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What if young Adolf took the U-turn?

"If only I could turn back time…"

Traveling back in the past is only possible in fiction and fantasy films on the big screen. It is considered wishful thinking to plan of going back in the past to make up for your mistakes. But of course, our curiosity won't stop wondering what could have happened if you changed the past. What is more interesting is knowing what benefits it could bring to the future if that incident and circumstances never took place. That would be a life-changing turn around in the destined path we are about to take. To think of it, there could be a chance of preventing disastrous events in history through this possibility. Hence, there is "Young Adolf: An Alternate History" for you to read on. It contains 14 chapters for you to dwell on the story of the young boy named Adolf Hitler.

In the story, experience the childhood of Adolf Hitler in detail. It is far behind what you expect of an image of a dictator leader in the time of the Holocaust. Witness in the book his ordeals, from the rigors of his schooling to beatings by his father. Factual accounts are interspersed with fictional inventions, such as his relationship with a hypothetical girl named Helga. By reading the book, you will learn to understand a young boy facing difficulty during childhood, molding his dreams, prejudice, and desires. Indeed, he is also once like us who is helpless and curious about how the world works. The story gives you different lenses to adjust your perception of history's most infamous megalomaniac through the walks of the young version of Adolf. Take an interest in his coming-of-age love story, with Helga, that could have influenced the course of our history. What if this young Adolf took a U-Turn and never went forward in dictatorship in the future?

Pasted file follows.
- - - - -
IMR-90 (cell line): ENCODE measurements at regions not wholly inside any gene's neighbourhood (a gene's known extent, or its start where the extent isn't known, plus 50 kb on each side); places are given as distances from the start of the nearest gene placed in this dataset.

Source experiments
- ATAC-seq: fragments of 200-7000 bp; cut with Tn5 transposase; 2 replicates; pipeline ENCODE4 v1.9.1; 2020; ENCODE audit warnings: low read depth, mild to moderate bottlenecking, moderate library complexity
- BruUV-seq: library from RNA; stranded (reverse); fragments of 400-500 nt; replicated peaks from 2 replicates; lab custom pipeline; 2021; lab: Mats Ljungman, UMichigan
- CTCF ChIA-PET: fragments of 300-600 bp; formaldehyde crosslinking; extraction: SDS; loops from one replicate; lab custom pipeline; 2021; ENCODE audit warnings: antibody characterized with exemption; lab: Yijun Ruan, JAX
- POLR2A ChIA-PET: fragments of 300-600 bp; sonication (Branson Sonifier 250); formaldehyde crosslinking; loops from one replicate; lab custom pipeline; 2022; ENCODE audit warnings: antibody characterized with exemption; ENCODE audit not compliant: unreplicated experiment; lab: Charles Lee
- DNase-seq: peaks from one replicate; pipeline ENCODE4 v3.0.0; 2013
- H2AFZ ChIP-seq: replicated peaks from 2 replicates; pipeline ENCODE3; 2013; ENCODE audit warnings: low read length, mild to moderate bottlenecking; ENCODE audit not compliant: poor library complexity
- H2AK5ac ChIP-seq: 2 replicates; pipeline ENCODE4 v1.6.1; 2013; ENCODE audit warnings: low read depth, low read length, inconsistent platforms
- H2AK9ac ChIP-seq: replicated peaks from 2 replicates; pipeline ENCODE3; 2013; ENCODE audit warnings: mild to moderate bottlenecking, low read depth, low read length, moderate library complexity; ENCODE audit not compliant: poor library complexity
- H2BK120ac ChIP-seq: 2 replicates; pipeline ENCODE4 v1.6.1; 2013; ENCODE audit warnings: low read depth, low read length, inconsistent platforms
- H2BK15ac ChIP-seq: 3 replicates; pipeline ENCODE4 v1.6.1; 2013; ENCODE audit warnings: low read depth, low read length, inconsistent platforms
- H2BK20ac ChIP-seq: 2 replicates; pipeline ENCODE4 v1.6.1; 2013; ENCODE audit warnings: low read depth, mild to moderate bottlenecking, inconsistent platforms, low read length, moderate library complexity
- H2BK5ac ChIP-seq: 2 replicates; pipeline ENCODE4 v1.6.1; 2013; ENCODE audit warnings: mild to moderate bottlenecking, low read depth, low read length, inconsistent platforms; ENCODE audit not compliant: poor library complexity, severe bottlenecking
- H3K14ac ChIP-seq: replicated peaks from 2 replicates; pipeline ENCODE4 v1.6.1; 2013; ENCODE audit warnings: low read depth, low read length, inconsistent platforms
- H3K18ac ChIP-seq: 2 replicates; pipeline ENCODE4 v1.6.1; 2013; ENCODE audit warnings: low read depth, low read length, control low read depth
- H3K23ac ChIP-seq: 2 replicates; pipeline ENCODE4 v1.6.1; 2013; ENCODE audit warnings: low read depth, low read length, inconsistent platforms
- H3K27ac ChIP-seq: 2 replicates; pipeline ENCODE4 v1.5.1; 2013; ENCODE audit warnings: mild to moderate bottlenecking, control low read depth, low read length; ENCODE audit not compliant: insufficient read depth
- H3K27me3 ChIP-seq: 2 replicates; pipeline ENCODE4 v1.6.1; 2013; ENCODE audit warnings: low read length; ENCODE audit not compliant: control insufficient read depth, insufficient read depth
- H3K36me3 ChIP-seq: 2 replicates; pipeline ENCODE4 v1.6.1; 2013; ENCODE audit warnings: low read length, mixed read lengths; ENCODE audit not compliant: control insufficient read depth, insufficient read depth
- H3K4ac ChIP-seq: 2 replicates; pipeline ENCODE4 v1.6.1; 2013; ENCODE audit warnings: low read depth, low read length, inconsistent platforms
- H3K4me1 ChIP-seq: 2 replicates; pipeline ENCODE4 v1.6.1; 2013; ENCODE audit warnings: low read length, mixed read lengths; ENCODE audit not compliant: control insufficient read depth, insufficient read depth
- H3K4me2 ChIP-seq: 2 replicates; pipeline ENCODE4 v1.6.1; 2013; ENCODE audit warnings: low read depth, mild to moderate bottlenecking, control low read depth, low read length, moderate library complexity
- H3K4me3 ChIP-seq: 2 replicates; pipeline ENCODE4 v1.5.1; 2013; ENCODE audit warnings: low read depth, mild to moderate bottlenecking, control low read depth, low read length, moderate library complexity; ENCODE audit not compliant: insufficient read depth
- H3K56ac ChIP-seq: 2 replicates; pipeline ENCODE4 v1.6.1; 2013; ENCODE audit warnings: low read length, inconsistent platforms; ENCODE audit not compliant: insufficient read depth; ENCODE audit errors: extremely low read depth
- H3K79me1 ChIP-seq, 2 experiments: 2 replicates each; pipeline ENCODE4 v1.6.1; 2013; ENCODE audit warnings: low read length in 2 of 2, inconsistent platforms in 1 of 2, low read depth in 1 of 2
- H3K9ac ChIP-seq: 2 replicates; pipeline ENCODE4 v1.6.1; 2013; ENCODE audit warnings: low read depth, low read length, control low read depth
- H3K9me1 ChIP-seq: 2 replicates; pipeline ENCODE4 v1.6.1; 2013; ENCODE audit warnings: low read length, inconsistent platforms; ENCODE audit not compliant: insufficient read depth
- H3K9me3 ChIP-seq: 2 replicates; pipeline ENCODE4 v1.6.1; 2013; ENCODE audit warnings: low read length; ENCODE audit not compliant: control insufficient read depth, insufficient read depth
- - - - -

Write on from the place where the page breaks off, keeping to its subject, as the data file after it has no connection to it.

Frank Daversa, the author of "Young Adolf: An Alternate History," collaborated with Joseph Franciosa Jr. in writing the novel. He always has this passion for psychology, which is at the heart of the novel's story. He believes that "One person can make a difference, and every person should try." Most likely, the reason why he sees hope in the young Adolf.

Check out his other book "Spirituality in the 21st Century" on his social media links below:

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